Storm clouds are gathering over the U.S. dollar, threatening a two-year rally in the currency that has squeezed corporate profits and angered President Donald Trump. Dollar bullishness in future markets stands at its lowest level in more than a year-and-a-half, according to the most recent data from the Commodity Futures Trading Commission measuring the net dollar amount of bets on a rising greenback.
Analysts at Bank of America Merrill Lynch say the dollar triggered a so-called “Death Cross” on the last day of 2019. The bearish technical formation occurs when the 50-day moving average crosses below the 200-day moving average, something that has been followed by a period of dollar weakness in seven out of eight instances since 1980, the bank said in a recent report. Easing worries over global trade and Brexit are stoking investor appetite for risk, pushing them out of safe haven assets like the dollar, said Mark McCormick, global head of foreign exchange strategy at TD Securities.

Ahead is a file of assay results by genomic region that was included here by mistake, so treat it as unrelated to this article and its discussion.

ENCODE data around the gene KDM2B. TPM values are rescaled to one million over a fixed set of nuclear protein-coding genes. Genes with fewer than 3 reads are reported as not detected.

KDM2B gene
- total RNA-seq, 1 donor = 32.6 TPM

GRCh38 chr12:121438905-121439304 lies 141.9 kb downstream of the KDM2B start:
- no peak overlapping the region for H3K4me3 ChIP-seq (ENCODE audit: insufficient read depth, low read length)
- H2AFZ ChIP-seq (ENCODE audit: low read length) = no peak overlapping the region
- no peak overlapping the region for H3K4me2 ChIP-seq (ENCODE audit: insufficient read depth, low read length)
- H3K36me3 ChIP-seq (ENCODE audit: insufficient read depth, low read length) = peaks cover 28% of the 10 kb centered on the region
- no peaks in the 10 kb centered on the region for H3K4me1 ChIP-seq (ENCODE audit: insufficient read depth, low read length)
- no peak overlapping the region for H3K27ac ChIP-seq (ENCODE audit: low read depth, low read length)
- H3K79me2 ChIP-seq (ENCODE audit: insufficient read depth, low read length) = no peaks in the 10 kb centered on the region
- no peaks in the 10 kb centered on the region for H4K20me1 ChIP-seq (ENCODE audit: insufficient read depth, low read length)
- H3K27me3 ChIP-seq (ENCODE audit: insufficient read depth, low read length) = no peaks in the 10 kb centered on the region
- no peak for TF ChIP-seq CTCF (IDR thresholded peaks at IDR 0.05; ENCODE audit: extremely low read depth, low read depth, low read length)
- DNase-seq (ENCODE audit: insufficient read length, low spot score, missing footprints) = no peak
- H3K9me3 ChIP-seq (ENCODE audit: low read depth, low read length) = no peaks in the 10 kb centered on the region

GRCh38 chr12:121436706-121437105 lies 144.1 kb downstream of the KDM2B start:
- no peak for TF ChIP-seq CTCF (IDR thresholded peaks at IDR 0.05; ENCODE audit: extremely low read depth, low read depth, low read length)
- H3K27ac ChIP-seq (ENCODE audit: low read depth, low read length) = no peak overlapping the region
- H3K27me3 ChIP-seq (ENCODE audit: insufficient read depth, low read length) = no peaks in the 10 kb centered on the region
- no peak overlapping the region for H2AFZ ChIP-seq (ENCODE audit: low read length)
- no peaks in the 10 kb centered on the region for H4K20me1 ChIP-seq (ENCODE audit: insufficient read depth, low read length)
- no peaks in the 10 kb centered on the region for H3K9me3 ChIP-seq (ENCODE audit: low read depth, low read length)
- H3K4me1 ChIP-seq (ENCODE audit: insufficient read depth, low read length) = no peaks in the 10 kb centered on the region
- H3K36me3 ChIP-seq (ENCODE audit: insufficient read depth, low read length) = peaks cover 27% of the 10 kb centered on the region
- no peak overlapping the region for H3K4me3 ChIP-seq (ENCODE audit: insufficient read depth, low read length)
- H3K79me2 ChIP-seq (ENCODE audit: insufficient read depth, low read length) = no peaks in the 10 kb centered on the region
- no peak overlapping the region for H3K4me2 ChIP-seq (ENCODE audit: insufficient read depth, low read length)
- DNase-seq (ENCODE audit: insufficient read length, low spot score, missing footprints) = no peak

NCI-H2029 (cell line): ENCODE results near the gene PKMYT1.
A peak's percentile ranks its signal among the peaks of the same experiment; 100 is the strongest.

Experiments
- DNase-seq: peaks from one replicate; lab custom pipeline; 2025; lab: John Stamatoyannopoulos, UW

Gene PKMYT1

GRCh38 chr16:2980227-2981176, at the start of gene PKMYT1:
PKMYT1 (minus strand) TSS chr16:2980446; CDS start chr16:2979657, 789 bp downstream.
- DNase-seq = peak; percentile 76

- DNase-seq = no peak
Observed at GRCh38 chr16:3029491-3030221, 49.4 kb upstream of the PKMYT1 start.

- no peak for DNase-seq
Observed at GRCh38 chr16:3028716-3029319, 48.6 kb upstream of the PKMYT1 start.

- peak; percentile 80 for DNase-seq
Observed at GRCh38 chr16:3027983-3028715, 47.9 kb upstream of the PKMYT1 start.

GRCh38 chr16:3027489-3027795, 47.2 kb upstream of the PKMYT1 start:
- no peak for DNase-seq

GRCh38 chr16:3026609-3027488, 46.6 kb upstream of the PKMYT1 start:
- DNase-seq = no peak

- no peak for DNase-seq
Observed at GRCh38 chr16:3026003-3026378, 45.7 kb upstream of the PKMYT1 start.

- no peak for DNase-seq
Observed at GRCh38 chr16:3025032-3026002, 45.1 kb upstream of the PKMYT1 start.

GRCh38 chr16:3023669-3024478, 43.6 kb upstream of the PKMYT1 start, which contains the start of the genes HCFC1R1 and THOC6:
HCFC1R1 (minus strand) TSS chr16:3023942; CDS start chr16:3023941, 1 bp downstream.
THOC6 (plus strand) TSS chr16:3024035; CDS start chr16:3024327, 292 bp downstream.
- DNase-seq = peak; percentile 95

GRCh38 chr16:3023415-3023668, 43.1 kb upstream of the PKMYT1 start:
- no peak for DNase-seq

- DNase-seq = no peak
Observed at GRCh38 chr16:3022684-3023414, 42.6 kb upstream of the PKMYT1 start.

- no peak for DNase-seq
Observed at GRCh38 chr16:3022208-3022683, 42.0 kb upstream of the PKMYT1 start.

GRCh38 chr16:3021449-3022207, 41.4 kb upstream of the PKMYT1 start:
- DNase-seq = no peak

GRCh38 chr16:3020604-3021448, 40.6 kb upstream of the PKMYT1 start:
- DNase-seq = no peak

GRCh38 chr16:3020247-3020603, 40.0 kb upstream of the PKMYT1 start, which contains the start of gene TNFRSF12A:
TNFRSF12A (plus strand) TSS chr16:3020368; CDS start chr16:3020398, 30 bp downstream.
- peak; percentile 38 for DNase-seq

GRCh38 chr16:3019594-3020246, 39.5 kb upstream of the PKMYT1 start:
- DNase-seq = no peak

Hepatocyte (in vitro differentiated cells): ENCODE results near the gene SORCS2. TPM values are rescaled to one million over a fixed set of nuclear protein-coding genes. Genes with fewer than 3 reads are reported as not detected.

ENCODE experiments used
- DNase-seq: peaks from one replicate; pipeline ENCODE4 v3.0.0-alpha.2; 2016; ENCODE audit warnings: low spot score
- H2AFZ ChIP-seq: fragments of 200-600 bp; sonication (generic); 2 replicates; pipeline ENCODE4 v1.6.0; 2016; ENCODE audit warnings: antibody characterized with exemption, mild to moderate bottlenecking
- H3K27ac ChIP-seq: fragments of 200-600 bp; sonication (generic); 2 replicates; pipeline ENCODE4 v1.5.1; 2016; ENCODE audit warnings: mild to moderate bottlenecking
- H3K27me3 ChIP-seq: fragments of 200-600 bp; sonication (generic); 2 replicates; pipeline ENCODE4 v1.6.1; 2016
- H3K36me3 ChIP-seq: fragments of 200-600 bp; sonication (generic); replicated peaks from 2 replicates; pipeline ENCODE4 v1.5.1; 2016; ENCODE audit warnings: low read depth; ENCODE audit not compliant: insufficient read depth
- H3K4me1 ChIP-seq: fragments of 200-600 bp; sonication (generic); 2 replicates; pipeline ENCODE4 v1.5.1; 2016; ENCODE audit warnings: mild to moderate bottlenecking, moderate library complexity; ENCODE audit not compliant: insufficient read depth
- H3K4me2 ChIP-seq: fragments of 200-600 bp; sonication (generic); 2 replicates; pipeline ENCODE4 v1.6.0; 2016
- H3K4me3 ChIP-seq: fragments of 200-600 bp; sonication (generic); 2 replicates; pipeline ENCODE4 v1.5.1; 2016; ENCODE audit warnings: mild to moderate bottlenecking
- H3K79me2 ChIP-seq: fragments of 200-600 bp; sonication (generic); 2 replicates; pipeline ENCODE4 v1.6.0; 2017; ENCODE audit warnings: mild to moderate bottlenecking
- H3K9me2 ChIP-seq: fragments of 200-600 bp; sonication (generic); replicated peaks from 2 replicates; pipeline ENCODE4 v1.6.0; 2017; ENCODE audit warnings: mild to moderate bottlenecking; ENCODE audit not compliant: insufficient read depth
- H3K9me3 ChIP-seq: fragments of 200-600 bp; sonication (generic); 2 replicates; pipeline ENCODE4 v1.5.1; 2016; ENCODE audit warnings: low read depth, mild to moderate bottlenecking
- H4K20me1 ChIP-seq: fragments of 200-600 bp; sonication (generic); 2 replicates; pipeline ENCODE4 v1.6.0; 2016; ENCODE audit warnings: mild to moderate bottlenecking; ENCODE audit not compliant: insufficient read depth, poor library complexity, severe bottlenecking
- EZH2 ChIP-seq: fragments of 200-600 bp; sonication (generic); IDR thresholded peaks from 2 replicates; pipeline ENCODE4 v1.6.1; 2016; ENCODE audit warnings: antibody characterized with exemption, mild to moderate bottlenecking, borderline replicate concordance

Because of the dollar’s central role in the global financial system, gauging its path is important for corporations and investors. Over the last several years, the currency has withstood a number of factors that analysts believed would pull it lower, including a dovish turn by the Federal Reserve and fears of a U.S. growth slowdown. The ICE Dollar Index edged 0.2% higher last year and was up around 10% from its 2018 low.